CNN: Is it a position of power?

Barenboim: No, it's not. The conductor decides on the orchestra, the times, the music etc. But when the orchestra plays and it is either unwilling or unable to play like the conductor wanted, he is totally powerless. And as powerlessness often does, it makes people think they are very powerful. And that's why conductors' egos are so famous.

On press and music critics:

CNN: Do you feel misunderstood when you are described in the press?

Barenboim: When I played my first concert with an orchestra, I was eight years old in Berlin. I played Mozart and there were two equally important newspapers in Buenos Aires at the time. One was called "La Prensa," the Press, and the other was called "La Nation," The Nation. And one of them wrote that I was the greatest musical genius that came to this world since Mozart. And the other wrote that it was criminal to let an eight-year-old boy play a concert with an orchestra in public, especially when the boy was completely devoid of talent. This was from the same concert. So I learned very early on that one has to rely on one's judgment and not on the judgment of others as far as the music is concerned and I've tried to stick to it.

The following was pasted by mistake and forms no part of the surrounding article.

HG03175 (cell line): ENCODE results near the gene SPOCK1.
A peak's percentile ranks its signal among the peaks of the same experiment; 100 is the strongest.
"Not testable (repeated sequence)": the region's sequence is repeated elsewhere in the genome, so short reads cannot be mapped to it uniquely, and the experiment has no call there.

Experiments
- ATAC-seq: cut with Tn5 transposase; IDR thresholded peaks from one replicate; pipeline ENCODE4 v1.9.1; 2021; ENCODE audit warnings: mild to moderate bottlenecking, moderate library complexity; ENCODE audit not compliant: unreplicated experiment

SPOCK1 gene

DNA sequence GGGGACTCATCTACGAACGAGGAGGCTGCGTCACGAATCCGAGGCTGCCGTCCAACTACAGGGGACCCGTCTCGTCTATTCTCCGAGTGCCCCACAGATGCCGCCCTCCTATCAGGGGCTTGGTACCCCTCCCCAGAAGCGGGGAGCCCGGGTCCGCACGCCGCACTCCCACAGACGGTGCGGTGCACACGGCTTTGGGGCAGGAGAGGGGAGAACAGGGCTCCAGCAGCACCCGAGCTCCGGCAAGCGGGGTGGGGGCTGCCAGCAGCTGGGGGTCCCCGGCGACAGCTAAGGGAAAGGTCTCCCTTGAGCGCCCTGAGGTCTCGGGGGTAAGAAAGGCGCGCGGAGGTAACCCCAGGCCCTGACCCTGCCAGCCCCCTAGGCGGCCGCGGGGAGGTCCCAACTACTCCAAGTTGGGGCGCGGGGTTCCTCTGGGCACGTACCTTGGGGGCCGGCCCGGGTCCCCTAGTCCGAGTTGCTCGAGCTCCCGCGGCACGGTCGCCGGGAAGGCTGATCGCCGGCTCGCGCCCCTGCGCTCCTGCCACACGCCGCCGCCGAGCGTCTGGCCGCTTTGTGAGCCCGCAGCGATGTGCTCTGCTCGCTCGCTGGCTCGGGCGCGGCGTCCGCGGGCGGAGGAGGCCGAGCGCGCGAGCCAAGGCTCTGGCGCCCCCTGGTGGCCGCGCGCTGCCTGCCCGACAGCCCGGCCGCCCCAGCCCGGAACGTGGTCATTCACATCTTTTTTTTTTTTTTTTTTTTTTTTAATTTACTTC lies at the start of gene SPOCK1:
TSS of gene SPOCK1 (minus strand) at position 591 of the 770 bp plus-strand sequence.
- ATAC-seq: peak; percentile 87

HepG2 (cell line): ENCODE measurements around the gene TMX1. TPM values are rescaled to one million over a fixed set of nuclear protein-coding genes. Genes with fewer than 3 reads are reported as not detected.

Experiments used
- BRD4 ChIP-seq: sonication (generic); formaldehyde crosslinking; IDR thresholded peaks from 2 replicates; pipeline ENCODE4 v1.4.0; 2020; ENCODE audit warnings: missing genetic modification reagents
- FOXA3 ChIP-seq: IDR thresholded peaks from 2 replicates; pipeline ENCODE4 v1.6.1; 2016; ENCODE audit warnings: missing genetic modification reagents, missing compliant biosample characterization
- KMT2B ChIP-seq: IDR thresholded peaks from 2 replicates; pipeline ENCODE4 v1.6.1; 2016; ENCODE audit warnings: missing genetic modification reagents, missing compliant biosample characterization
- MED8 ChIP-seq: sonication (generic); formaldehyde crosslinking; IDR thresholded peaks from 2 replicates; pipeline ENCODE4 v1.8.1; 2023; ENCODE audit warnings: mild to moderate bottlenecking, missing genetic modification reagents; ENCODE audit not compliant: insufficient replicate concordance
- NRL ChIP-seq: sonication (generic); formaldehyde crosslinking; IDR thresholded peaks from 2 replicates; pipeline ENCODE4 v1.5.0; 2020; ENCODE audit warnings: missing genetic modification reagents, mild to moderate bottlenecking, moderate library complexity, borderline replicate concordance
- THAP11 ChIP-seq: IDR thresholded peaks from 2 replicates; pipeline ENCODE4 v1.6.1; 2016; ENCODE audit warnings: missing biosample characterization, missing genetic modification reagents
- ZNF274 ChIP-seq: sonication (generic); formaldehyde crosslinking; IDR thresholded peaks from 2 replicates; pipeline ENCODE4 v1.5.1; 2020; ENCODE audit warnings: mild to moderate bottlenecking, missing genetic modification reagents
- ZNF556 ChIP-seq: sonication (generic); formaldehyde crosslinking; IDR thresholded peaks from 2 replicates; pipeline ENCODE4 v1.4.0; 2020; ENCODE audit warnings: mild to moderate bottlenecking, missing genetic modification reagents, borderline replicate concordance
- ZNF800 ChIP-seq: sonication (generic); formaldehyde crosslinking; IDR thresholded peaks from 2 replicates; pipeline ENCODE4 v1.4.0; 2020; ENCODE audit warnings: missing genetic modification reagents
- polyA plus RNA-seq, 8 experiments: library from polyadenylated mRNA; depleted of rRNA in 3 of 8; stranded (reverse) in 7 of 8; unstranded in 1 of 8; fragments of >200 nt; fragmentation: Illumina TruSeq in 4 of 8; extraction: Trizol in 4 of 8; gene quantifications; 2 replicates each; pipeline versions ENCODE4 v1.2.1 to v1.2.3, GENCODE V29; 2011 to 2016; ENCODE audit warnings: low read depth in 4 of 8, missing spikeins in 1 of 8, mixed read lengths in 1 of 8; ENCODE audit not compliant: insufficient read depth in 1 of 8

Philadelphia’s Eschenbach is leaving after a relatively short tenure as the orchestra’s music director. Various articles have written about the musicians’ unhappiness about his appointment in the first place and the present situation. Everyone seems to admit that he has been very effective as a fund raiser but that is where agreements end. My favorite article appeared in the Philadelphia Inquirer just a few days ago. Titled ‘Orchestra has some lessons to consider’, it makes some excellent points and asks questions that are valid in any city with a symphony orchestra.